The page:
Phnom Penh, Cambodia It appears November 9 will come and go without Cambodia‘s opposition making its promised return after leader Sam Rainsy failed to board a flight from Paris to Thailand on Thursday.
Rainsy, acting president of the Cambodia National Rescue Party (CNRP), said he had a ticket to Bangkok arriving on November 8, and from there would enter Cambodia by land the following day.
Thai Prime Minister Prayut Chan-ocha, however, ordered that Rainsy not be permitted to enter the country.
“They say they have received very high-up instruction now to allow me to board,” Rainsy told reporters at Charles de Gaulle airport, claiming he was barred from boarding his Thai Airways flight.
An airline employee told the Associated Press news agency that Rainsy did not have a valid ticket.
Earlier this week, Rainsy posted a photo on social media of his ticket, along with his booking reference.
— Rainsy Sam (@RainsySam) November 7, 2019
The booking, checked by Al Jazeera, appeared to show that Rainsy had reserved a flight leaving Paris November 9, not November 7.
Ear Sophal, a Cambodian-American associate professor of World Affairs and Diplomacy at Occidental College, said a third party could have changed Rainsy’s ticket after he tweeted it, or the airline may have considered his ticket invalid because he was barred from the country.
“I have no reason to doubt his true and genuine desire to return to Cambodia and I see no evidence he showed up without a ticket,” he said, adding that Rainsy and Sochua should simply “keep trying” to return.
Multiple Cambodian social media users did question why Rainsy chose to fly with state-owned Thai Airways after Chan-ocha’s statement.
Meanwhile, CNRP vice president Mu Sochua was detained while entering Malaysia on Wednesday night, before eventually being released on Thursday evening.
Prime Minister Hun Sen had earlier requested that all ASEAN countries arrest CNRP leaders and deport them to Cambodia.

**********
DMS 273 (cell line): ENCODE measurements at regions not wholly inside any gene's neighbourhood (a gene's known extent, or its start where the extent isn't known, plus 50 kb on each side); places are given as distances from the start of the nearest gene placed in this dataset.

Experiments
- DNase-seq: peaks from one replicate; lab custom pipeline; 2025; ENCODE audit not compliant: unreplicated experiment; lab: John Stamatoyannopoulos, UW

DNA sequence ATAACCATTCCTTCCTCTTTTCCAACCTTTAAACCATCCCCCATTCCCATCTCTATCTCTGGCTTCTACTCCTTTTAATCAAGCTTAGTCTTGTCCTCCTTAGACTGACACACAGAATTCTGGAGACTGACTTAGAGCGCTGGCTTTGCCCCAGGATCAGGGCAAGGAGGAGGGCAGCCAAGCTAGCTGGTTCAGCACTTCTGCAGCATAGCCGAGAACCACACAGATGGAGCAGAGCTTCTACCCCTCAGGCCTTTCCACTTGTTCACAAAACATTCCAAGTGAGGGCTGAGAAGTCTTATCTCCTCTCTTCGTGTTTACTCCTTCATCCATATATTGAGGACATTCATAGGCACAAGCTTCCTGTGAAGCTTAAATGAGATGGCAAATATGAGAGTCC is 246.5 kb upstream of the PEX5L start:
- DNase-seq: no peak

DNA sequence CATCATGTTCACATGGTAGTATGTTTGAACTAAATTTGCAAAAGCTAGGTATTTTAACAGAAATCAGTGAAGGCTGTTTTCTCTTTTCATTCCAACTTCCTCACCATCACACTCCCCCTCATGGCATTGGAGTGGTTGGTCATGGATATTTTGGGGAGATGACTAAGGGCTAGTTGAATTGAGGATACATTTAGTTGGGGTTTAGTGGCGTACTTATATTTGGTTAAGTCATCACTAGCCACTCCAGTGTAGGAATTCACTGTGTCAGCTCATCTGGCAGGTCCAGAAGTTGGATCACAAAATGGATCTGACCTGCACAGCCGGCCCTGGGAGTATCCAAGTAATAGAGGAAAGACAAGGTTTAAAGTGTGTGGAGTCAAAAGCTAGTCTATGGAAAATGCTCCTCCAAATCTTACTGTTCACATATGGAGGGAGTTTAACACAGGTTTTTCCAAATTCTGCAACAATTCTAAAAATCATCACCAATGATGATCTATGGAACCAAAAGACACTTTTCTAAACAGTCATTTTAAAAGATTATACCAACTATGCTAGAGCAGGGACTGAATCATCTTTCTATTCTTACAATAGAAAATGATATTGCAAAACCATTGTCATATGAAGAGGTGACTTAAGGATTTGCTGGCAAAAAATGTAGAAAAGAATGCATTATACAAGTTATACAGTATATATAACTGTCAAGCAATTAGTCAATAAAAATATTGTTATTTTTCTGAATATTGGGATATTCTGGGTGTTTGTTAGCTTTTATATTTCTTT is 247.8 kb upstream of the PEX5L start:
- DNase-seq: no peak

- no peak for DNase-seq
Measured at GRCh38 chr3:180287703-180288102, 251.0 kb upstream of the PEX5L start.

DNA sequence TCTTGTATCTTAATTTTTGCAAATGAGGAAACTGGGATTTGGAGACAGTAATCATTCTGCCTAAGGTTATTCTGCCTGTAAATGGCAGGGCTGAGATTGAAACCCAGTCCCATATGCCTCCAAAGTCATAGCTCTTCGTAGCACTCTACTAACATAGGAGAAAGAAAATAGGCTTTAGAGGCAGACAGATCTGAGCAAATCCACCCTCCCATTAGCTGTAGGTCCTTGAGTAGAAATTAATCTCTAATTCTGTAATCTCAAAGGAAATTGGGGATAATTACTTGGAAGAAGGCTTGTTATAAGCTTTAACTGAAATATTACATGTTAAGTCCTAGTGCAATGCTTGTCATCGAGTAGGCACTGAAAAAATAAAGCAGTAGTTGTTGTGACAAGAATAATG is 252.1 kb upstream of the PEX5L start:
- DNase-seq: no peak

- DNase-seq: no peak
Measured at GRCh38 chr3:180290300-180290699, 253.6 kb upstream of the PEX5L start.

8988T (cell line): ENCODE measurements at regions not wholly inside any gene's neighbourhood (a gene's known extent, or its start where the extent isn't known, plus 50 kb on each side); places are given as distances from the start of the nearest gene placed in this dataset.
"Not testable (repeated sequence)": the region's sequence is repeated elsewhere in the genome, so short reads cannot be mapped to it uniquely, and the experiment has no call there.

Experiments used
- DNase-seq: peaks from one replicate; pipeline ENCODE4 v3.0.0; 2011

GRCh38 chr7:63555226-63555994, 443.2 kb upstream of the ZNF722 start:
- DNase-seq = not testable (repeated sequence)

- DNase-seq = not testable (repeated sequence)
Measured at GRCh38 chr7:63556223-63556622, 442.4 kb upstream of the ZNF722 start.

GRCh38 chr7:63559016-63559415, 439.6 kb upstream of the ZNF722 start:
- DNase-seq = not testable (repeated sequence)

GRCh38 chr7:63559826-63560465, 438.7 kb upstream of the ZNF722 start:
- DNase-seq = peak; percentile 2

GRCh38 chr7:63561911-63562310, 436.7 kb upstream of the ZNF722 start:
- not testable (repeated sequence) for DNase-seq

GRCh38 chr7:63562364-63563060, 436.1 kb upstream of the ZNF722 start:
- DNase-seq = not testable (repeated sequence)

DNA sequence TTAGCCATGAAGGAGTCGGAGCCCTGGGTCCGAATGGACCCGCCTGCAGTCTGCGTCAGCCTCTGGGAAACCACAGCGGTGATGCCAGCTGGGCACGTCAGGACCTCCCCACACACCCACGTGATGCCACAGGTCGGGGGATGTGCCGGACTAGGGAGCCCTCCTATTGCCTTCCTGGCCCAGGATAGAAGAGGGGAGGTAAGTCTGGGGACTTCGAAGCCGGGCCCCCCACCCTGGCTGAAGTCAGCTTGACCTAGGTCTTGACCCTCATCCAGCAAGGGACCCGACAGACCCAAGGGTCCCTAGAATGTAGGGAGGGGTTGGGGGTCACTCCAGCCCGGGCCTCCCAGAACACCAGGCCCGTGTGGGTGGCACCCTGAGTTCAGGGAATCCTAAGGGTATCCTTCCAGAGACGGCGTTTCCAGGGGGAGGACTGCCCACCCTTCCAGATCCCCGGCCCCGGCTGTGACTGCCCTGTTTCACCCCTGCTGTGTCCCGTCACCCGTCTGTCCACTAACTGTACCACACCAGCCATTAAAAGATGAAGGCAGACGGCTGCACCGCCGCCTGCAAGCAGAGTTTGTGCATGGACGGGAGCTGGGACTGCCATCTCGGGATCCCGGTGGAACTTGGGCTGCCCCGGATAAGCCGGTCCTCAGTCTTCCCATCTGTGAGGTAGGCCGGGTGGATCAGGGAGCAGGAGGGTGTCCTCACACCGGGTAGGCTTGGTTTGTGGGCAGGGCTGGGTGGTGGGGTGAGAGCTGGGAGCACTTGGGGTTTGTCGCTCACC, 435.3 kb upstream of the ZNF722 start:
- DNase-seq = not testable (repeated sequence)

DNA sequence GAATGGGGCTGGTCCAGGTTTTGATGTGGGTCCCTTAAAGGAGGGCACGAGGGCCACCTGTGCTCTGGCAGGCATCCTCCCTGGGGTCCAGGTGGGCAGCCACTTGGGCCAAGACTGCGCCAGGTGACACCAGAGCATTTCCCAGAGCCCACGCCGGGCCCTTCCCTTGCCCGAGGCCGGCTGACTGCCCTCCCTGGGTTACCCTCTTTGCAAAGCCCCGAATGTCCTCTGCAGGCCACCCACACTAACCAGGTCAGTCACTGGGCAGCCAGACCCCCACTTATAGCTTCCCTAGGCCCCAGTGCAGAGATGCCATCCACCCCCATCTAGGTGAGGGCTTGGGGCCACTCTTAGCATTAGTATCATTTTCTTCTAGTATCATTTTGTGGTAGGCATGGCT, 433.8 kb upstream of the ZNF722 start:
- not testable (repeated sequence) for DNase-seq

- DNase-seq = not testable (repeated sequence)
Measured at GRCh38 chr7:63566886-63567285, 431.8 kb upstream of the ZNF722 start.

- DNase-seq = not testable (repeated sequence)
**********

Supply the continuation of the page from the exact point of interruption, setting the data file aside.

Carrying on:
Sochua was previously detained in Thailand, before being deported to the US where she is also a citizen.
The CNRP was dissolved in 2017 after making significant gains in that year’s local commune elections, allowing Prime Minister Hun Sen to claim all 125 seats in Parliament in the 2018 national election.
Party president Kem Sokha remains under house arrest on treason charges.
Rainsy and Sochua both pledged to return to Cambodia on November 9, despite facing charges widely seen as politically motivated, in order to lead a peaceful uprising against the government.
In a message to Al Jazeera shortly after her release in Kuala Lumpur, Sochua said she is “stronger than before.”
Two other CNRP youth activists were detained in Kuala Lumpur earlier on Wednesday, and both were released alongside Sochua.
“I found the two youths in detention and we succeeded to all get out,” she said, adding that she still plans to return to Cambodia by land.
“We won’t give up.”
In a statement to Al Jazeera, Phil Robertson, deputy director of Human Rights Watch’s Asia division, said her detention was “ludicrous and unacceptable”.
The ASEAN Parliamentarians for Human Rights also condemned her detention and welcomed her release.
“We hope that this will inspire Thailand to allow Sam Rainsy into the country and all other ASEAN countries to respect people’s fundamental rights,” said Philippine legislator Teddy Baguilat.
While professing a desire to arrest Rainsy and other CNRP leaders, Hun Sen has gone to great lengths to ensure that they cannot enter the country.
He has deployed thousands of troops to the Thai border, issued arrest warrants to countries in the region, and threatened any airline that carries Rainsy to Cambodia with legal punishment.
Around 50 opposition supporters have also been arrested in Cambodia in recent months, for allegedly supporting a coup.
“If he wants to arrest him then why not let him back into the country? It’s very laughable,” said Vanna Hay, the deputy secretary-general of CNRP Overseas.
Speaking in Yangon on Thursday, Hay said he was disappointed that some ASEAN countries have interfered by attempting to block the CNRP’s return, and thanked Myanmar for letting him come.
“This is between me and Hun Sen. Not me and Myanmar government and Hun Sen. So I hope that Myanmar government will not arrest me tonight,” he said.
Hay flew to Bangkok later that day, where he planned to meet Rainsy. “If he does not go back by November 9 the people will lose hope,” he said.
But Sophal said the Cambodian people should not give up just because the “symbols” of resistance were prevented from returning.
“There are millions of people in Cambodia who hold their future in their own hands,” he said.
Yi Yeth, a 38-year-old tuk-tuk driver in Phnom Penh, said he doesn’t expect Rainsy to arrive on November 9 any more, but he does not blame him either.
“He tried to come to Thailand, but Thai government not allowed him to enter their country. For me, even two or three months later I will still want him to come back,” he said.
Yeth said the current “one-party” government “doesn’t care about the people” and Cambodia needs a return to multi-party democracy to ensure that the government has an incentive to work for the people.
Yon Sineat reported from Phnom Penh, while Andrew Nachem reported from Bangkok.